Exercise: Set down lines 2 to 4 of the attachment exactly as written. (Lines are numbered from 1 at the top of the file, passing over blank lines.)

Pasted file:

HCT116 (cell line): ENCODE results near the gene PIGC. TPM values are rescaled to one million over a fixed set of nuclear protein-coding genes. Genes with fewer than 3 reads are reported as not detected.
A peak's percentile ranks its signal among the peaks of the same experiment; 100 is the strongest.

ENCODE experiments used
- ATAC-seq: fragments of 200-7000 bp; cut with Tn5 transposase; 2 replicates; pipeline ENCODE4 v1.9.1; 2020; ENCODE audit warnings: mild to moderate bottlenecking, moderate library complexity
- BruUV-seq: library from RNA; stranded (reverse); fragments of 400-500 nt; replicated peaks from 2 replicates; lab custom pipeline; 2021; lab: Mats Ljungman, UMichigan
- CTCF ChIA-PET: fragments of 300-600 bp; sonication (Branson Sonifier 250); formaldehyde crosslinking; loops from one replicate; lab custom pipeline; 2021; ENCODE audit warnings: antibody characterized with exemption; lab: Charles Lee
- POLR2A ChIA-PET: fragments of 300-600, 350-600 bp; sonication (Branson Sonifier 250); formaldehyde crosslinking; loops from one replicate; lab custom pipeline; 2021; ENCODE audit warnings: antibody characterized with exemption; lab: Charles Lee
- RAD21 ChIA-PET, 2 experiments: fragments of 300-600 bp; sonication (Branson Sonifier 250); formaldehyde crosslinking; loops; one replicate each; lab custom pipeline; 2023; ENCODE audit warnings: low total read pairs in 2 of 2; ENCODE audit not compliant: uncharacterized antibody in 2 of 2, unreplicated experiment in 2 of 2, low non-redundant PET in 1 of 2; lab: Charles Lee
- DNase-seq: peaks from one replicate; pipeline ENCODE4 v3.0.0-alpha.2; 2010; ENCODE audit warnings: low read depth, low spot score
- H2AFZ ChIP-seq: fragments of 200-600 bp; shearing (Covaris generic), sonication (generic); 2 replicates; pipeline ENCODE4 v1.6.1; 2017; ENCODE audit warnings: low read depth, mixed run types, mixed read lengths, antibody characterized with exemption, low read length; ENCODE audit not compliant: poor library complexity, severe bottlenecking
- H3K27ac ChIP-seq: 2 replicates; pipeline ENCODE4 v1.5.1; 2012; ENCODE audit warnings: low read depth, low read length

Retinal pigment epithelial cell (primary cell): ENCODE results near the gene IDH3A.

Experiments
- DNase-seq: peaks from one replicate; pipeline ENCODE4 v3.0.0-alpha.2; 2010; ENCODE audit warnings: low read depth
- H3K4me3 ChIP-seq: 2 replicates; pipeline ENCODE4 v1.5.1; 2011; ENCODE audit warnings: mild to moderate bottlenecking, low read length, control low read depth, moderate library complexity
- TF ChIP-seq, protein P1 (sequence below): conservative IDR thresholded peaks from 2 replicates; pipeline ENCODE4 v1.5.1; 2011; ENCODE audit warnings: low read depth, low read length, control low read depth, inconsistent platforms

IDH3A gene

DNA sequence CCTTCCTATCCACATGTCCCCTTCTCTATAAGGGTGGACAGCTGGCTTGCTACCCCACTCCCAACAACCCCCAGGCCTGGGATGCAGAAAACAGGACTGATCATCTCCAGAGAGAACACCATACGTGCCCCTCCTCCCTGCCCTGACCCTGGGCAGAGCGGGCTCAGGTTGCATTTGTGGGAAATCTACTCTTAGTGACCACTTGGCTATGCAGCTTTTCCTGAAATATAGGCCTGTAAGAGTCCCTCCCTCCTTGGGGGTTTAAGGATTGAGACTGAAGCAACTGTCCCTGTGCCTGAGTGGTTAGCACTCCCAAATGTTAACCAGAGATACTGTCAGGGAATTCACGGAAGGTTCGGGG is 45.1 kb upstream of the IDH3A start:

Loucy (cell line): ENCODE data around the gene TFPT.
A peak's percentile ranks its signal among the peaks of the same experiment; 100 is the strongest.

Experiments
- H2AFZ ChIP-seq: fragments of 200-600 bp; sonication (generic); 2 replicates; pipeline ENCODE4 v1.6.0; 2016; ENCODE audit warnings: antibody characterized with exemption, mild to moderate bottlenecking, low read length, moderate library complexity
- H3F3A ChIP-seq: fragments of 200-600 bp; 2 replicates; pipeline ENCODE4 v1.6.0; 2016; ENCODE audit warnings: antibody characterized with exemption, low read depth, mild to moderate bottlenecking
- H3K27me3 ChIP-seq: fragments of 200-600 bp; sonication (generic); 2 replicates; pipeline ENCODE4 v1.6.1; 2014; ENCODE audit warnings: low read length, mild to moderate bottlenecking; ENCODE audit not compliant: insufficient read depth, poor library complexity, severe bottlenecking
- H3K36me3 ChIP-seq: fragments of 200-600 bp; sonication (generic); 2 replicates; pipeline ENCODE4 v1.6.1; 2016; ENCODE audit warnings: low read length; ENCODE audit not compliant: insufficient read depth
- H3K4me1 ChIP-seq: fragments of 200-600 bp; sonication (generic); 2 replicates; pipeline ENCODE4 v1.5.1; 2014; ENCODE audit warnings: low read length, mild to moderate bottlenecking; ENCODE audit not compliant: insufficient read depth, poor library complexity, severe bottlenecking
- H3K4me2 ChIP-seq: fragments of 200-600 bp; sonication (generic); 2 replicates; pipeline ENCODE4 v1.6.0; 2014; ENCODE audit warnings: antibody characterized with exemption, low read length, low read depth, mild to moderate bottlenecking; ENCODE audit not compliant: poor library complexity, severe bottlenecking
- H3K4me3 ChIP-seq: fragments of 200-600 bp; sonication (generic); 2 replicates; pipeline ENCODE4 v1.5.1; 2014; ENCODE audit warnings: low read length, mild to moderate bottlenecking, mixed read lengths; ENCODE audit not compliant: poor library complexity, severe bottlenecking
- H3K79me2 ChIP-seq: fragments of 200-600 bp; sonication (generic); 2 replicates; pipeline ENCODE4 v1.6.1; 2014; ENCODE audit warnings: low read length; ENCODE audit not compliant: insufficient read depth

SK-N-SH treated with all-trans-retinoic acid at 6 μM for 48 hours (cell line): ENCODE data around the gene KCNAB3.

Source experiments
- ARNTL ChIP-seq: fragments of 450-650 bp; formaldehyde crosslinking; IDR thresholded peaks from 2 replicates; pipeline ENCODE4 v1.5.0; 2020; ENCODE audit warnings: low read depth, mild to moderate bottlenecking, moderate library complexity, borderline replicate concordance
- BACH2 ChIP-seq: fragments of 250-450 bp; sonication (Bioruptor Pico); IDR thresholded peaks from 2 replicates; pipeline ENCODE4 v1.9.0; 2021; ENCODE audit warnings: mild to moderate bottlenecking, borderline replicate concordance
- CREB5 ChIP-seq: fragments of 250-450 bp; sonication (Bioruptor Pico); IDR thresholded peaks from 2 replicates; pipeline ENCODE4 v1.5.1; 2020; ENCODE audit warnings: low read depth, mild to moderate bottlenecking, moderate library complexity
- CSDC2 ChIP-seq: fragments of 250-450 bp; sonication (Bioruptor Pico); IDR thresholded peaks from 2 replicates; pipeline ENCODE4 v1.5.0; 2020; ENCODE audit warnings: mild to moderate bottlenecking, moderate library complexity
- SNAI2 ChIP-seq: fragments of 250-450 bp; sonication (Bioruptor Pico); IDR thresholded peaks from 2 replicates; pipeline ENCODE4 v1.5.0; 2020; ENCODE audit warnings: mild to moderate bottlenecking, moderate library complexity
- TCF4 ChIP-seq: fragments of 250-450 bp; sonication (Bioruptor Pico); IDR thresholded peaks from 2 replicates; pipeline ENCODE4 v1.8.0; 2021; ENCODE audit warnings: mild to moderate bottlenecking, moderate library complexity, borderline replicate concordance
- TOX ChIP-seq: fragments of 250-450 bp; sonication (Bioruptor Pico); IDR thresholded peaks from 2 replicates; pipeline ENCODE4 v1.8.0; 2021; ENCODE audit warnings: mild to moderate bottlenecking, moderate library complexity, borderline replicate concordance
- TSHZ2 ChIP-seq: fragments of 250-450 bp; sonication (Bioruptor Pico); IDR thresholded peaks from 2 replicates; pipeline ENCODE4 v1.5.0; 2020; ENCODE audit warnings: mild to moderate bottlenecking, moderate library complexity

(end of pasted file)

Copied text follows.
A peak's percentile ranks its signal among the peaks of the same experiment; 100 is the strongest.

ENCODE experiments used
- ATAC-seq: fragments of 200-7000 bp; cut with Tn5 transposase; 2 replicates; pipeline ENCODE4 v1.9.1; 2020; ENCODE audit warnings: mild to moderate bottlenecking, moderate library complexity